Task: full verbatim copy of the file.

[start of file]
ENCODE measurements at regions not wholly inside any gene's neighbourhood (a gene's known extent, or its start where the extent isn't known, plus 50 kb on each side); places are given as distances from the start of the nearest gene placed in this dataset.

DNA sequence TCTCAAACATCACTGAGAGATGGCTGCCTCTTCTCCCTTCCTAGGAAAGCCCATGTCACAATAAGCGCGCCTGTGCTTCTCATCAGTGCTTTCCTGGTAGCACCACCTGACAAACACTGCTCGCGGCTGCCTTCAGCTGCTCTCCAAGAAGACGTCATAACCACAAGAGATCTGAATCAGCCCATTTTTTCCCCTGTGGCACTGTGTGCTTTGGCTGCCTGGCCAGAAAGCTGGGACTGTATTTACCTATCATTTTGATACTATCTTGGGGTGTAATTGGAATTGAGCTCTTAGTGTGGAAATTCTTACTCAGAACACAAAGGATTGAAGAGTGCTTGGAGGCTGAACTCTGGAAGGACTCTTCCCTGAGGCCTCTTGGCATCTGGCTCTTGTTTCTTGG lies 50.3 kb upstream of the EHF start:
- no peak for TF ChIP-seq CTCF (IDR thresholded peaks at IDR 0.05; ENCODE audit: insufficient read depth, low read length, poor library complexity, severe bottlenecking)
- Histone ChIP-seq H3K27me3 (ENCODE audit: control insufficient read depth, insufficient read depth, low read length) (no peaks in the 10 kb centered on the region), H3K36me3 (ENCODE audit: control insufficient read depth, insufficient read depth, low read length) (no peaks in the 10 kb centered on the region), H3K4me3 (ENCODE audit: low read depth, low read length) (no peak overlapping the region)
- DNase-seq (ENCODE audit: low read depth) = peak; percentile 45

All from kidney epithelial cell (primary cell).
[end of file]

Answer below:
ENCODE measurements at regions not wholly inside any gene's neighbourhood (a gene's known extent, or its start where the extent isn't known, plus 50 kb on each side); places are given as distances from the start of the nearest gene placed in this dataset.

DNA sequence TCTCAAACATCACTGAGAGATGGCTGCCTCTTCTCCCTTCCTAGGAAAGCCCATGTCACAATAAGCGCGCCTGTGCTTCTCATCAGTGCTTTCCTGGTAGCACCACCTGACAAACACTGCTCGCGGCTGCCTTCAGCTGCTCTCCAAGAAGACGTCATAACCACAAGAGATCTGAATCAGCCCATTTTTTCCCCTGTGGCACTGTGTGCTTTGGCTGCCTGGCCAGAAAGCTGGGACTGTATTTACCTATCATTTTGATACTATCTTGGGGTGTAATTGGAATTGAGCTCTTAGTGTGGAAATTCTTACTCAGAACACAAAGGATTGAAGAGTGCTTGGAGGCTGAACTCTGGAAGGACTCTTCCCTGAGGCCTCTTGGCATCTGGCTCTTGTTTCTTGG lies 50.3 kb upstream of the EHF start:
- no peak for TF ChIP-seq CTCF (IDR thresholded peaks at IDR 0.05; ENCODE audit: insufficient read depth, low read length, poor library complexity, severe bottlenecking)
- Histone ChIP-seq H3K27me3 (ENCODE audit: control insufficient read depth, insufficient read depth, low read length) (no peaks in the 10 kb centered on the region), H3K36me3 (ENCODE audit: control insufficient read depth, insufficient read depth, low read length) (no peaks in the 10 kb centered on the region), H3K4me3 (ENCODE audit: low read depth, low read length) (no peak overlapping the region)
- DNase-seq (ENCODE audit: low read depth) = peak; percentile 45

All from kidney epithelial cell (primary cell).